Don’t increase Newstart; first use the money to fight long term unemployment

Simon Cowan

19 September 2019 | Spectator

As the government repeatedly says, the best form of welfare is a job, but when it comes to getting people off welfare and into employment there is a key distinction between short term and long term unemployment.

Many people go through short periods of unemployment over the course of their lives. They need temporary assistance in between jobs, but they usually find another job quickly enough, assuming the labour market is going ok.

However, for some, unemployment is a long term thing, no matter how good the job market gets. Almost 50 per cent of Newstart recipients have been on the payment for two or more years. More than 20 per cent have been on it for five or more years.

Even at the height of the mining boom in 2008, the long term unemployed (those unemployed for more than a year) still constituted just shy of 15 per cent of the number of those unemployed.

Those who claim that because there seven or eight unemployed people for every new job, external economic factors are the primary cause of not only short term unemployment but also long term unemployment, are oversimplifying matters.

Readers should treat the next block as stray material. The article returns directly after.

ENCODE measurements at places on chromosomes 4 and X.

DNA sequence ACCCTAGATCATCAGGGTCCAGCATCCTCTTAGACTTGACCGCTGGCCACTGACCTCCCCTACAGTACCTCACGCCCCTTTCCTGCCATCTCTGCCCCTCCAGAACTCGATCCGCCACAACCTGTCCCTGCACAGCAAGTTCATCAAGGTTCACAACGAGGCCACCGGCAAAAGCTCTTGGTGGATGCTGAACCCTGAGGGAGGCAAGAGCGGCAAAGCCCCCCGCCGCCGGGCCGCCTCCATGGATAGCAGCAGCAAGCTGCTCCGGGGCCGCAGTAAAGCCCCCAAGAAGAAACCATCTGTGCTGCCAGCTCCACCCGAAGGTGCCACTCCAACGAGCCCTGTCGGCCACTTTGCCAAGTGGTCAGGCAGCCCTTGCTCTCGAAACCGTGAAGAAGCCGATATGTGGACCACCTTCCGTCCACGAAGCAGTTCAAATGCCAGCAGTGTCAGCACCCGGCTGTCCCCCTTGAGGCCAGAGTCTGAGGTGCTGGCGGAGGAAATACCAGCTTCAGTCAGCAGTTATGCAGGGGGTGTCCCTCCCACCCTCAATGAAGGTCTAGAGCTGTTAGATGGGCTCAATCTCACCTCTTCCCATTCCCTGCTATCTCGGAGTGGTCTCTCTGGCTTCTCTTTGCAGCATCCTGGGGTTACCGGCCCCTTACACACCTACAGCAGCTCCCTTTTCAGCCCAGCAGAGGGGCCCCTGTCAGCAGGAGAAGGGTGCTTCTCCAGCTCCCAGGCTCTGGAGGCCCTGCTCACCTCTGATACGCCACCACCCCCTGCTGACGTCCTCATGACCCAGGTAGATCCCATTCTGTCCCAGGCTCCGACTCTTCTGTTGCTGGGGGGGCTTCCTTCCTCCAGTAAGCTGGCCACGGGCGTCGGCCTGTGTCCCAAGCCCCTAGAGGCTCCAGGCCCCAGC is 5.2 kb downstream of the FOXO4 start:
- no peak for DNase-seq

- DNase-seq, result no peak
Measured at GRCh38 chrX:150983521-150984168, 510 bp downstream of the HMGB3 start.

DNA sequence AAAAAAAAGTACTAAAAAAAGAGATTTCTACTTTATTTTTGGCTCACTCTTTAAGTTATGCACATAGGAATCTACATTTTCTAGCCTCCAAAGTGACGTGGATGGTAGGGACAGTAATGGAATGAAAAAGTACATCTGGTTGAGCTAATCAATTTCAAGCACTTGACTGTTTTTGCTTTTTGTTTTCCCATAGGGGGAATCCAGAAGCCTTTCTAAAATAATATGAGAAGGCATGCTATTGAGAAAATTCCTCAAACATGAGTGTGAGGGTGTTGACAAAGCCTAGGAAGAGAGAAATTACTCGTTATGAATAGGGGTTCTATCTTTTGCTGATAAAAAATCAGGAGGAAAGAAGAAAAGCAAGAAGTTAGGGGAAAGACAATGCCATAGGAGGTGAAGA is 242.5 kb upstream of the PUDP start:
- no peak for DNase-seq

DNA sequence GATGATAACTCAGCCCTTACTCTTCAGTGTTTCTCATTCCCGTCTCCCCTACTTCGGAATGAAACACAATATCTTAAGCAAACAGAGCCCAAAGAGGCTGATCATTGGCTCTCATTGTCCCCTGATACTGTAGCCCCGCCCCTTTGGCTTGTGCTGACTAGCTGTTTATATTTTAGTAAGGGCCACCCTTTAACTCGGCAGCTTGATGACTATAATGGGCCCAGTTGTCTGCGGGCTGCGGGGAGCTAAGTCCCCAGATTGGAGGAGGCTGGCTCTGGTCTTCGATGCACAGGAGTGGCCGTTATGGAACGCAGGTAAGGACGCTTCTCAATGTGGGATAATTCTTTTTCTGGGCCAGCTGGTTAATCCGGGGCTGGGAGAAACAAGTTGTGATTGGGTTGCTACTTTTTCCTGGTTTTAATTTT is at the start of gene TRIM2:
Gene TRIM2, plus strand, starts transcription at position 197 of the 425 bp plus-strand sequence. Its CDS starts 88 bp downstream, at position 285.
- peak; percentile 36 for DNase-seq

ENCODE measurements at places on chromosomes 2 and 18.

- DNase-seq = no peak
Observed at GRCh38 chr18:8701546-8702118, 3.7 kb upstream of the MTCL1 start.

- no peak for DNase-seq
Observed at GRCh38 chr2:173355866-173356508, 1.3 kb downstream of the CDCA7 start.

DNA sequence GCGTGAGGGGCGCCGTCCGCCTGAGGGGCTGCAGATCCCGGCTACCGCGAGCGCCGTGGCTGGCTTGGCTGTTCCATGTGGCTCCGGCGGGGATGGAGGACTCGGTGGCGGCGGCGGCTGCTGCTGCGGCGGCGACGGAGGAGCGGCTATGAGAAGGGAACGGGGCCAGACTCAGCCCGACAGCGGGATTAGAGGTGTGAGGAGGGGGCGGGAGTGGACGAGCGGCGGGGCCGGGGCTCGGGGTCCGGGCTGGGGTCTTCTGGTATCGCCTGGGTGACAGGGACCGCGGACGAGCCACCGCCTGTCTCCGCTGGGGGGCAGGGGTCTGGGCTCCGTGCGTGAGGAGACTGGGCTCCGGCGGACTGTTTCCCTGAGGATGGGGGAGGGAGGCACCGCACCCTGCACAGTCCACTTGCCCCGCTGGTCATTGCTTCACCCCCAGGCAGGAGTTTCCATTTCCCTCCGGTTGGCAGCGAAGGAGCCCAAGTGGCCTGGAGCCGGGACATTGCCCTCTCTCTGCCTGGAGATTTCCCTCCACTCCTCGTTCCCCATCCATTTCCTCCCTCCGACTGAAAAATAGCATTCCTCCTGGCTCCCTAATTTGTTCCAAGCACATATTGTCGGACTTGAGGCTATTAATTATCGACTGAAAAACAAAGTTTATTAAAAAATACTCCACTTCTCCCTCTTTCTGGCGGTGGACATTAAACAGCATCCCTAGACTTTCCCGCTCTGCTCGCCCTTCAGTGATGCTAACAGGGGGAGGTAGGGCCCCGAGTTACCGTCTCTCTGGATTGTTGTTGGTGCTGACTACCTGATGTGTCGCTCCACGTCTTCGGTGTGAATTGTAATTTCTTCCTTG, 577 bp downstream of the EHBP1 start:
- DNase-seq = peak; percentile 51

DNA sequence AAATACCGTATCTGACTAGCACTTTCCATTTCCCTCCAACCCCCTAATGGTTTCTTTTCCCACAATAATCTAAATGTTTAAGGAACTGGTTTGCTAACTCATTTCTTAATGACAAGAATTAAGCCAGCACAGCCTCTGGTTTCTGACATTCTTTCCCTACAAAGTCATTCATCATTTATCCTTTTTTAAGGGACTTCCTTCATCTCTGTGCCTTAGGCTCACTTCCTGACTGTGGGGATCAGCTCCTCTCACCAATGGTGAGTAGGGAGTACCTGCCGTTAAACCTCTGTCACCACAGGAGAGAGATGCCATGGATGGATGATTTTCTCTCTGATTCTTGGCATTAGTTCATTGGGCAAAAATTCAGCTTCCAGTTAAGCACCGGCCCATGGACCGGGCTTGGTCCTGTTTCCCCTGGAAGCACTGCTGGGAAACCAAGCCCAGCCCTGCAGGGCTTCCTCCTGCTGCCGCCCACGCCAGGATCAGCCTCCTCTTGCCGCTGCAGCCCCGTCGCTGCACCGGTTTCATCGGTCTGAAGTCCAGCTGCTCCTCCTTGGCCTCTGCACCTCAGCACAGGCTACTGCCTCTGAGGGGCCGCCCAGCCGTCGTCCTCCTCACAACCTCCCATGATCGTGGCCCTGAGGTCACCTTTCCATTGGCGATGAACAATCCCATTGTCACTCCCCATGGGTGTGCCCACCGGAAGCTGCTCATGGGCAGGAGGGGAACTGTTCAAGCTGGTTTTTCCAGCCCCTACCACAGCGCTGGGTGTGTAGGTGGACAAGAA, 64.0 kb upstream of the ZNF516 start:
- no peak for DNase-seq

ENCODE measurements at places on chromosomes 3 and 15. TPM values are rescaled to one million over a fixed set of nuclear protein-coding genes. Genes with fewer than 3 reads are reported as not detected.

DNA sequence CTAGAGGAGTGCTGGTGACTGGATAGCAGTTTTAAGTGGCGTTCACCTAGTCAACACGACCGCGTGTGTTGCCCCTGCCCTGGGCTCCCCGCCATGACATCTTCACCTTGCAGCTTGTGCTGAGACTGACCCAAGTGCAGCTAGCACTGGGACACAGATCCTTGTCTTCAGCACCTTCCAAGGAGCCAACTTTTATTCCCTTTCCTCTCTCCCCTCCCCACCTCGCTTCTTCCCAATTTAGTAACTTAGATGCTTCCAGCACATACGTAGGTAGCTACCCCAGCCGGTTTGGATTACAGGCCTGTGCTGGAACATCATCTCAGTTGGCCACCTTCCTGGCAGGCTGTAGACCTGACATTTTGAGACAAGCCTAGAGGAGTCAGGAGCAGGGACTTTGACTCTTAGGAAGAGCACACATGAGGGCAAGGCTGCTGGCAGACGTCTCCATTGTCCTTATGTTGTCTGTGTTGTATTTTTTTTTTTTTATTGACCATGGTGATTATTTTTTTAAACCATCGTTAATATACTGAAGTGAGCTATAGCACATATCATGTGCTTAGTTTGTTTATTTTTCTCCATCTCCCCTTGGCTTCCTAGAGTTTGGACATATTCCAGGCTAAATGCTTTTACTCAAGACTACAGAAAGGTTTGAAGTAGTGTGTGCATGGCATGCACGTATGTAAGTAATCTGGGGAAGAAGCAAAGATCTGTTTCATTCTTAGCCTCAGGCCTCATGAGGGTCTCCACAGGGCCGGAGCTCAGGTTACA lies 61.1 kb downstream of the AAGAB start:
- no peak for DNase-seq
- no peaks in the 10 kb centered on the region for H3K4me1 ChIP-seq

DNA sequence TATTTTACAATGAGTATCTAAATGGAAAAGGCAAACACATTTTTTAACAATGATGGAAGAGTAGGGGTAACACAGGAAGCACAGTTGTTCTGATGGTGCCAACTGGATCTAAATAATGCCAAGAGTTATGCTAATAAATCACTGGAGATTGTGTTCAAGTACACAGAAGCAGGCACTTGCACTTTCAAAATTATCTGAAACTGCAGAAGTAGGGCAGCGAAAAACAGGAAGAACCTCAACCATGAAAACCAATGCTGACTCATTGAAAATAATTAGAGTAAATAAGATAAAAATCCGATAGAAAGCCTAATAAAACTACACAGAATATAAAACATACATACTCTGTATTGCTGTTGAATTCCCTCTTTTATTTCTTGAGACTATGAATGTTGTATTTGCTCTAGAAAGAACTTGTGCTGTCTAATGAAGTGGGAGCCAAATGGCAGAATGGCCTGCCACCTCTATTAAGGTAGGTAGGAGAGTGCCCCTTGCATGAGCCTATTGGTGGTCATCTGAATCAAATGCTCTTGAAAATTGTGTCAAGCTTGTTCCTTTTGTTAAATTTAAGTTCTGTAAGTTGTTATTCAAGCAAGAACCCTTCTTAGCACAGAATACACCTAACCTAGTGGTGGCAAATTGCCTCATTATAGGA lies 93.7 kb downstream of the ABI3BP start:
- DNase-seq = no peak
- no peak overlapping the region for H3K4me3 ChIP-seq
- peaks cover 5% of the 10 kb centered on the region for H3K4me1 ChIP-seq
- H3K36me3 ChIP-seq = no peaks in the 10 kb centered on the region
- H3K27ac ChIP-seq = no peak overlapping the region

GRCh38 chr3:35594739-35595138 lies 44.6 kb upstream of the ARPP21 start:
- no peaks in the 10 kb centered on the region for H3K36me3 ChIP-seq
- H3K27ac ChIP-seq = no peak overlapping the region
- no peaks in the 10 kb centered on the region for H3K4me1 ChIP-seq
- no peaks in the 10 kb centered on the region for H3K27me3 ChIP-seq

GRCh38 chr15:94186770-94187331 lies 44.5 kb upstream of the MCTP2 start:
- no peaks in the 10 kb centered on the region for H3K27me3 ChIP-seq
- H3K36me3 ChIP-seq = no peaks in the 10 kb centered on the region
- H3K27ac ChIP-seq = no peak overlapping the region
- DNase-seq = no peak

Long term unemployment is a lot more complex than simply blaming the economy. ABS data from 2010 found that half of all long term unemployed had not completed year 12.

ABS data also indicates that non-dependent male children over the age of 15 living at home, single men living alone, and single mothers were all more likely to end up long term unemployed. It is also true that the long term unemployed are also more likely to have disabilities.

Some unemployed people are in areas, particularly some remote Indigenous communities, where there are basically no jobs at all. Some are older and have fewer jobs prospects.

There are studies that suggest long periods of unemployment itself are by themselves a negative when applying for a job.

Yet some individual factors are less acceptable. Evidence from the US suggests that unemployed people are more than twice as likely to use illicit drugs. Addiction (to drugs, alcohol or gambling) is a real barrier to employment. As are severe anti-social attitudes and behaviour, some of which may have led to a criminal record that also can hinder employment chances.

Anecdotal evidence from the US in particular also suggests that some people lack the basic life skills (hygiene, punctuality, reliability and so forth) necessary to sustain employment for any period of time at all. And some people who could find work choose not to, and simply rort the system.

The point is not that the long term unemployed should be blamed for their predicament (though undoubtedly some should shoulder that blame). But before we spend more on welfare, we need a plan to help get these people back into work.

Simon Cowan is Research Director at the Centre for Independent Studies.

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